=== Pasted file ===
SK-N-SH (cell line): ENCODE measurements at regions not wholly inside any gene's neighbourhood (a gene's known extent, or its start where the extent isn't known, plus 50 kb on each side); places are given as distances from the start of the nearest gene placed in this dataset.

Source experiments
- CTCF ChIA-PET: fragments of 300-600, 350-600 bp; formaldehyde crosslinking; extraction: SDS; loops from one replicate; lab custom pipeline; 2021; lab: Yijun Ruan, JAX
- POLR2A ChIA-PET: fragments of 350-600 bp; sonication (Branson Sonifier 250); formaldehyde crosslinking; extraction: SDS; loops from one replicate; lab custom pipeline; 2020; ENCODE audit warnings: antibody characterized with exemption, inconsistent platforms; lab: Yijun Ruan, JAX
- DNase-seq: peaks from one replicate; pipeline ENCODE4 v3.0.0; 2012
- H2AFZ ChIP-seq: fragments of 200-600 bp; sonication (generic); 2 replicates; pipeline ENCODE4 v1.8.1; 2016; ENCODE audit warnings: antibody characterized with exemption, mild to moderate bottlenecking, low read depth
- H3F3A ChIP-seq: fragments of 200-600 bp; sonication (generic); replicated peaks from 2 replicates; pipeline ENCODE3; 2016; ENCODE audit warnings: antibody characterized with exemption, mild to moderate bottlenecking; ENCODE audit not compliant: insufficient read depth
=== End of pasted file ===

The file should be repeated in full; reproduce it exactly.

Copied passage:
SK-N-SH (cell line): ENCODE measurements at regions not wholly inside any gene's neighbourhood (a gene's known extent, or its start where the extent isn't known, plus 50 kb on each side); places are given as distances from the start of the nearest gene placed in this dataset.

Source experiments
- CTCF ChIA-PET: fragments of 300-600, 350-600 bp; formaldehyde crosslinking; extraction: SDS; loops from one replicate; lab custom pipeline; 2021; lab: Yijun Ruan, JAX
- POLR2A ChIA-PET: fragments of 350-600 bp; sonication (Branson Sonifier 250); formaldehyde crosslinking; extraction: SDS; loops from one replicate; lab custom pipeline; 2020; ENCODE audit warnings: antibody characterized with exemption, inconsistent platforms; lab: Yijun Ruan, JAX
- DNase-seq: peaks from one replicate; pipeline ENCODE4 v3.0.0; 2012
- H2AFZ ChIP-seq: fragments of 200-600 bp; sonication (generic); 2 replicates; pipeline ENCODE4 v1.8.1; 2016; ENCODE audit warnings: antibody characterized with exemption, mild to moderate bottlenecking, low read depth
- H3F3A ChIP-seq: fragments of 200-600 bp; sonication (generic); replicated peaks from 2 replicates; pipeline ENCODE3; 2016; ENCODE audit warnings: antibody characterized with exemption, mild to moderate bottlenecking; ENCODE audit not compliant: insufficient read depth